The Development Bulletin has, for 28 years, been the journal of the Development Studies Network based at the Australian National University. It is an occasional publication providing at least one issue a year. The journal includes commissioned and submitted papers and is available in hard copy or online for free download. Each issue focuses on a specific, topical development theme providing a multi-disciplinary perspective on a range of opinions on development activities, theories, and research. The papers in DB are short and concise with a word limit of 3,500.
Forum Leaders embrace Pacific regionalism as:
*The expression of a common sense of identity and purpose, leading progressively to the sharing of institutions, resources, and markets, with the purpose of complementing national efforts, overcoming common constraints, and enhancing sustainable and inclusive development within Pacific countries and territories and for the Pacific region as a whole*
Principal objectives are;
A presentation on the challenges and opportunities of groundwater governance in Tonga by the Ministry of Lands and Natural Resources at the Groundwater Governance: A Global Framework for Action Regional Consultation for Asia and the Pacific Region that was held in China.
Report is financed by the European Commission and is presented by Mr. Wayne Borden and Mr. Gareth Ward of MWH SA for the Government of Papua New Guinea and the European Commission. It does not necessarily reflect the opinion of the Government of Papua New Guinea or the European Commission
POLICY PROPOSALS FOR OPEN AND ACCOUNTABLE GOVERNMENT
PNG Needs Right To Information (RTI) Law to Address Public-Sector Corruption
Coral Triangle documents
The world’s more than 200 000 protected areas come
in many forms, on land and at sea, and occur in every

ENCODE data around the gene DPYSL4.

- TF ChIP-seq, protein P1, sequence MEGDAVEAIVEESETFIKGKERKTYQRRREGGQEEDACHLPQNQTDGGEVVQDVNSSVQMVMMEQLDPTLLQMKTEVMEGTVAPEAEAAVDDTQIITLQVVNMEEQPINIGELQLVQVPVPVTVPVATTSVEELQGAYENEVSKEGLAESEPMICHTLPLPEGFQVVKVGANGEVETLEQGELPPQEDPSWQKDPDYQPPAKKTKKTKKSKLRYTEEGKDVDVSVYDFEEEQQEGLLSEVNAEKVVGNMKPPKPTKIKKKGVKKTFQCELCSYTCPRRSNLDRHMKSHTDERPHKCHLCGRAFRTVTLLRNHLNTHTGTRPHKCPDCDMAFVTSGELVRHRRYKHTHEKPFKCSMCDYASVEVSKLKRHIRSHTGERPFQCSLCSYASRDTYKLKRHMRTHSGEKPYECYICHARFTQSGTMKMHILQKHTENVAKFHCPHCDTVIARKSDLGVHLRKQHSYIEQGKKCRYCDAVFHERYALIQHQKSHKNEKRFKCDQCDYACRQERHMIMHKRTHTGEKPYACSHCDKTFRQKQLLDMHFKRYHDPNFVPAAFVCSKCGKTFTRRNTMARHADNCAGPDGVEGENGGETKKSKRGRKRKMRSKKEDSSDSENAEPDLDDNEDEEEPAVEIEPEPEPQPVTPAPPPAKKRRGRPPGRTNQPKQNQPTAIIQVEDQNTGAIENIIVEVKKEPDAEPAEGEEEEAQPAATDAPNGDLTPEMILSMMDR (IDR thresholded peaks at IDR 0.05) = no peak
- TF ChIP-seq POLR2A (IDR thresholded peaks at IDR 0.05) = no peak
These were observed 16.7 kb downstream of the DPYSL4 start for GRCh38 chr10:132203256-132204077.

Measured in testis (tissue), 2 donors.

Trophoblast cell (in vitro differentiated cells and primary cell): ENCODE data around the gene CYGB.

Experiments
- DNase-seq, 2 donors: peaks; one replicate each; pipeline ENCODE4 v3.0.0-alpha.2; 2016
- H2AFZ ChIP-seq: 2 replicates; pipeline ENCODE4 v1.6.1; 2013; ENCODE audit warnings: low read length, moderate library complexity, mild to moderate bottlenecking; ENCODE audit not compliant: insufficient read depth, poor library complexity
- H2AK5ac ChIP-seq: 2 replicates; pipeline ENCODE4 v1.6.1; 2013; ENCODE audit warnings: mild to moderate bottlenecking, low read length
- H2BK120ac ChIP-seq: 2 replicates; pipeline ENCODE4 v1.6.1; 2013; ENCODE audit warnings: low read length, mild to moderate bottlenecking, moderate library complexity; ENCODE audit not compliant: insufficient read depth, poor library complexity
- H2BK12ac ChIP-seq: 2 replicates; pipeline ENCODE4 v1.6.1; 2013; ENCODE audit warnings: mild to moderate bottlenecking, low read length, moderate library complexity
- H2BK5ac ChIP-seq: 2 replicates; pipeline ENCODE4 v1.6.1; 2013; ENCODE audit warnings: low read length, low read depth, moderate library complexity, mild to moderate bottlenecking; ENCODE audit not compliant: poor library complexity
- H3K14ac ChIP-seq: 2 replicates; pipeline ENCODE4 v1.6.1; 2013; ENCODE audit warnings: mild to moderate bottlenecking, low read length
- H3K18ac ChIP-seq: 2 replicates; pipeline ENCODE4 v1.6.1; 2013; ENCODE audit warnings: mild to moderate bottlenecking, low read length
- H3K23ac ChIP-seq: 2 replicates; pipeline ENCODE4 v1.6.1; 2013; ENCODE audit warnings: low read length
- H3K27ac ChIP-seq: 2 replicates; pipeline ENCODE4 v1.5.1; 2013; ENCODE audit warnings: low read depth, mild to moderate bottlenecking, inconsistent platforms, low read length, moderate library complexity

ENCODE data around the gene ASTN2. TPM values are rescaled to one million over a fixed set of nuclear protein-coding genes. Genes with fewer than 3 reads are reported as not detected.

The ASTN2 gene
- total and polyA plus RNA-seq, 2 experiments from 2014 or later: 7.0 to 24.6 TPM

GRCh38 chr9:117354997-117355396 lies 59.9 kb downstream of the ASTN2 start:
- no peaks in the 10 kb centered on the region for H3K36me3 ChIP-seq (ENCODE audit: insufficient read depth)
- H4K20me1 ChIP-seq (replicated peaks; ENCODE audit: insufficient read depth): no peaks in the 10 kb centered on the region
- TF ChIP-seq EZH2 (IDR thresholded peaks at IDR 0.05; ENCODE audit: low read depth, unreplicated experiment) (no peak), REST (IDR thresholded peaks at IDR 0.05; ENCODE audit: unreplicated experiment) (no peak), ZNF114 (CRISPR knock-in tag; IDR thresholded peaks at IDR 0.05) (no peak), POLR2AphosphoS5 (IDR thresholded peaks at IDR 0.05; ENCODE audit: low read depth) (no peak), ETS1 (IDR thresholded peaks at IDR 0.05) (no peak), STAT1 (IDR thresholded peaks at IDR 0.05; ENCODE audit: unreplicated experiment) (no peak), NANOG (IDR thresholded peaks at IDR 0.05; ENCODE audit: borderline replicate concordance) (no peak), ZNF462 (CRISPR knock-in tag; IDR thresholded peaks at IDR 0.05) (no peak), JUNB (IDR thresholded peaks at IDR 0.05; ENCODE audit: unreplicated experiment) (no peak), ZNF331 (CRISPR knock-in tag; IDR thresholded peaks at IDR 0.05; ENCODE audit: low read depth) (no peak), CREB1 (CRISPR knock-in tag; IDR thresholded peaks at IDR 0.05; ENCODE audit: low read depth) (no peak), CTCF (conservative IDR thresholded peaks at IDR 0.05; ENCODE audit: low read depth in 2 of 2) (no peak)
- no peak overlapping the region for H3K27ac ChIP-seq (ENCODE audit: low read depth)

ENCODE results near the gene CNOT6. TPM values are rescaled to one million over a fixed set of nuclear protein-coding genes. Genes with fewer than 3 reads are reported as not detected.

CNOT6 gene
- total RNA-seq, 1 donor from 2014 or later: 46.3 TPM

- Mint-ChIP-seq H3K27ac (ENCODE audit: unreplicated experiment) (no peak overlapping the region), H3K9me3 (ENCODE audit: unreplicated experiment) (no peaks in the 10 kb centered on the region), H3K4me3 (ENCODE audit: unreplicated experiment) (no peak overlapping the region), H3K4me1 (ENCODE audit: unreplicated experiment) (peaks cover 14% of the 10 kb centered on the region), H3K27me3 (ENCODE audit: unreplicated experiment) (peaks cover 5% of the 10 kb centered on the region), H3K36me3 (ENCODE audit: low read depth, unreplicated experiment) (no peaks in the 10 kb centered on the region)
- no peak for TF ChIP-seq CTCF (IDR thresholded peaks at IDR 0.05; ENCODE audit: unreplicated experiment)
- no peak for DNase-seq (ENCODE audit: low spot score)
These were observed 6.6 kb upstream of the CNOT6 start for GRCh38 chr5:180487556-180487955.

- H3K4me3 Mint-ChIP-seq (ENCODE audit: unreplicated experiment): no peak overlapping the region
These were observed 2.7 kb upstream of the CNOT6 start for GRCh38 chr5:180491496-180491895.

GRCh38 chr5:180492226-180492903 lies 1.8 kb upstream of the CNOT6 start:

country (Bertzky et al. 2012). They are places that people
establish to conserve natural and cultural heritage and
to sustain their benefits for society. Among other values,
protected areas allow people to connect with nature for
their inspiration, education, well-being and recreation.
While protecting ecosystems that are essential for life,
they can support human livelihoods and aspirations
This session will explore three levels of governance: regional, national and interinstitutional. Through concrete examples at each level, the speakers will describe how governance is organized today in the region at different scales, how enforcement is ensured, and what issues are encountered at every level. Ideally, the outcomes of the session should constitute a good base to build guidelines useful to improve the efficiency to stakeholders in charge of nature conservation and protected areas.
Call Number: [EL]
Substantial efforts and investments are being made to increase the scale and improve the effectiveness of marine conservation globally. Though it is mandated by international law and central to conservation policy, less attention has been given to how to operationalize social equity in and through the pursuit of marine conservation. In this article, we aim to bring greater attention to this topic through reviewing how social
equity can be better integrated in marine conservation policy and practice. Advancing